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Old 07-28-2013, 12:36 PM   #886
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^^ Wow! ^^
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Old 07-28-2013, 01:34 PM   #887
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Originally Posted by squonker View Post
^^ Wow! ^^
Not really, there are a LOT of very large very successful dealers out there, who are no better than street thugs. I ended a 20 year career as a service manager when one of these dealers bought out our small highly reputable and profitable dealership. Onced they moved us under the corporate umbrella and location I could not believe what was condoned and rewarded.

Anything went to sell a car or make $$, bold faced lies, promises that were never fulfilled, I saw a service manager for one of the other brands RAPE a 70+ year old lady, to the tune of over $1000 for unneeded repairs on her car, after she told him her husband, who use to take care of the car had recently died!!! And he BRAGGED about it!!!

All bringing it up to the powers to be was label you as "not a team player". Dealership is still successful, but does so by spending big $$$ advertising, because they can't keep customers, so they need to lure new ones in the door.
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Old 07-28-2013, 02:10 PM   #888
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Onced they moved us under the corporate umbrella and location I could not believe what was condoned and rewarded.
Exactly.... I hadn't really realized this before, but at many dealerships the service writer is paid a salary and commission based on how much service and parts he sells the customer. If the 24,000 mile check up is simply oil and filter, and he tells the customer it also requires plugs, air filter, transmission fluid replacement, blinker fluid topped off and hoosendorfer adjuster replaced, then he gets a percentage of that and any other needless parts he can con the customer into buying.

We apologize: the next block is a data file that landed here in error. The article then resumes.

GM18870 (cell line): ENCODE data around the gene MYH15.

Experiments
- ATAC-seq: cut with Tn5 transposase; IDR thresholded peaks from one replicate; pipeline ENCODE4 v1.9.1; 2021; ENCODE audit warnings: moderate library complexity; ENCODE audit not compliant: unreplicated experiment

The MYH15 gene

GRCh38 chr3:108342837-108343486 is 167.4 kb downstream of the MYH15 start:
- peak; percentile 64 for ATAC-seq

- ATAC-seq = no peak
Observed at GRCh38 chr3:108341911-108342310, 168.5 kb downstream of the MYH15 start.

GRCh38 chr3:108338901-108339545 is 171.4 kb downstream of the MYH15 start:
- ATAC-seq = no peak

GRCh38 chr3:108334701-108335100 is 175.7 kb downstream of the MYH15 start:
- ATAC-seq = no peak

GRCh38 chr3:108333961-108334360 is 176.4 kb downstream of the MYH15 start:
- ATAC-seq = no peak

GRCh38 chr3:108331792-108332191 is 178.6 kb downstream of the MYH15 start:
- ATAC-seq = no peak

As owners of vehicles, be they car, truck or motorcycle, it's now up to us to know what is required at service intervals and to make sure to ask dealers just for that. My local Dodge dealer has a chart on the wall showing what is required at each major mileage interval, "according to the manufacturer". It's a lot more than what the owners manual lists for the same intervals.
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Old 07-28-2013, 02:54 PM   #889
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Originally Posted by jeepkevin View Post
Wife gives me the ok to go out and purchase another bike. I run down to my local dealer a roll one out of the line up. I had been doing my research for months, wanted to check a couple key things. Spent about 15 mins. looking it over, then roll it up to the salesmans desk. He finally greets me and asks what he can do. I tell him I'm ready to purchase a bike. He then tells me to let him know when I am serious. Ummmm!!
I roll bike back down to where I got it, put it back and left. I guess the other 2 bikes I bought there in the past 12 months didn't qualify me as a serious buyer. "Let me know when your serious" Come on dude!! Your here to encourage sales. Now you just lost one. I held off buying a bike, thought something was just not meant to be. I returned to that dealer about 6 months later, all new emplyees. No wonder.
I did finally get my bike!!! Silly wife was then pissed cause I showed up with it without asking again!! I got permission once, figured that was good for a long time. She saw it different.

that is a freaky story. and I relate! which is a crying shame actually.

my story might be a bit long winded... I understand some hate that, it's all good, if you do don't bother reading and move along. (I can type fairly quick, hopefully be done with this and out the door in short order)